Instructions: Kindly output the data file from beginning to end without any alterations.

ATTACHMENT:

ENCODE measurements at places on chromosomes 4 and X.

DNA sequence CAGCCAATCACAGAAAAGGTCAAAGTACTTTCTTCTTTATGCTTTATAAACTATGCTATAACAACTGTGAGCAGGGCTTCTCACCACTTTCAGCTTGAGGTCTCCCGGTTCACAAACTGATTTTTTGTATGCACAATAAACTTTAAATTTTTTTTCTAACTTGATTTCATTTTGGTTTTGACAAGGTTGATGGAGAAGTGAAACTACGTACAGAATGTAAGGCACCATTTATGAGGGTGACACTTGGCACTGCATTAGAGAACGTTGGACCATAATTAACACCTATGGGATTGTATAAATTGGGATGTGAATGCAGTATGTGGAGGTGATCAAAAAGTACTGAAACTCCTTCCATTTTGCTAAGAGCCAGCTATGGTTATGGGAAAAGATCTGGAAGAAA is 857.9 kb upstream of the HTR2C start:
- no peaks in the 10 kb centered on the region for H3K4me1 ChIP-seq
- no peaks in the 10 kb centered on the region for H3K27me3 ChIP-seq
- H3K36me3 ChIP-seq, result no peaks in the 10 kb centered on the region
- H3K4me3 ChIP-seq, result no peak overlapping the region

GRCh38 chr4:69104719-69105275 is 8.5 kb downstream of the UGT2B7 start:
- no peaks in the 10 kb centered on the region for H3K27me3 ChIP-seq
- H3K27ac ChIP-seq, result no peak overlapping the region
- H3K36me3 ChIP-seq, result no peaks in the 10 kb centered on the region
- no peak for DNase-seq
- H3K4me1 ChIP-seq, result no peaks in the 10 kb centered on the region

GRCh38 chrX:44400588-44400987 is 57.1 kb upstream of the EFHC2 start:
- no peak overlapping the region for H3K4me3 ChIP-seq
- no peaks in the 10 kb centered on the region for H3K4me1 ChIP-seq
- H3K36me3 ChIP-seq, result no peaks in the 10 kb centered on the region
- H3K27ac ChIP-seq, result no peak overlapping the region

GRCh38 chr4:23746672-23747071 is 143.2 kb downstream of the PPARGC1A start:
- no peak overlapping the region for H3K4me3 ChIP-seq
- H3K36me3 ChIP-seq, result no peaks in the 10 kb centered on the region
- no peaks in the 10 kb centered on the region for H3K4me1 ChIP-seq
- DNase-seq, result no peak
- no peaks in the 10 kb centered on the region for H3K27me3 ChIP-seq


ENCODE measurements at places on chromosomes 4 and X.

DNA sequence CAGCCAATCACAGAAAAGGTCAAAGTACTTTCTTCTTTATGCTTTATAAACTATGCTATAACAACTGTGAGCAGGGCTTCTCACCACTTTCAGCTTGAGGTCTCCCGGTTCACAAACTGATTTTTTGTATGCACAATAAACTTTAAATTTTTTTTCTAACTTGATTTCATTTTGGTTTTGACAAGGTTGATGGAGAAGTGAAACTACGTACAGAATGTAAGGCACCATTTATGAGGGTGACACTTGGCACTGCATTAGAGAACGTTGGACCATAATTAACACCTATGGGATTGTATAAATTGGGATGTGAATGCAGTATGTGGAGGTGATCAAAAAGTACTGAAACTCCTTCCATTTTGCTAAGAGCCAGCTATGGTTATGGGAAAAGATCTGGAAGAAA is 857.9 kb upstream of the HTR2C start:
- no peaks in the 10 kb centered on the region for H3K4me1 ChIP-seq
- no peaks in the 10 kb centered on the region for H3K27me3 ChIP-seq
- H3K36me3 ChIP-seq, result no peaks in the 10 kb centered on the region
- H3K4me3 ChIP-seq, result no peak overlapping the region

GRCh38 chr4:69104719-69105275 is 8.5 kb downstream of the UGT2B7 start:
- no peaks in the 10 kb centered on the region for H3K27me3 ChIP-seq
- H3K27ac ChIP-seq, result no peak overlapping the region
- H3K36me3 ChIP-seq, result no peaks in the 10 kb centered on the region
- no peak for DNase-seq
- H3K4me1 ChIP-seq, result no peaks in the 10 kb centered on the region

GRCh38 chrX:44400588-44400987 is 57.1 kb upstream of the EFHC2 start:
- no peak overlapping the region for H3K4me3 ChIP-seq
- no peaks in the 10 kb centered on the region for H3K4me1 ChIP-seq
- H3K36me3 ChIP-seq, result no peaks in the 10 kb centered on the region
- H3K27ac ChIP-seq, result no peak overlapping the region

GRCh38 chr4:23746672-23747071 is 143.2 kb downstream of the PPARGC1A start:
- no peak overlapping the region for H3K4me3 ChIP-seq
- H3K36me3 ChIP-seq, result no peaks in the 10 kb centered on the region
- no peaks in the 10 kb centered on the region for H3K4me1 ChIP-seq
- DNase-seq, result no peak
- no peaks in the 10 kb centered on the region for H3K27me3 ChIP-seq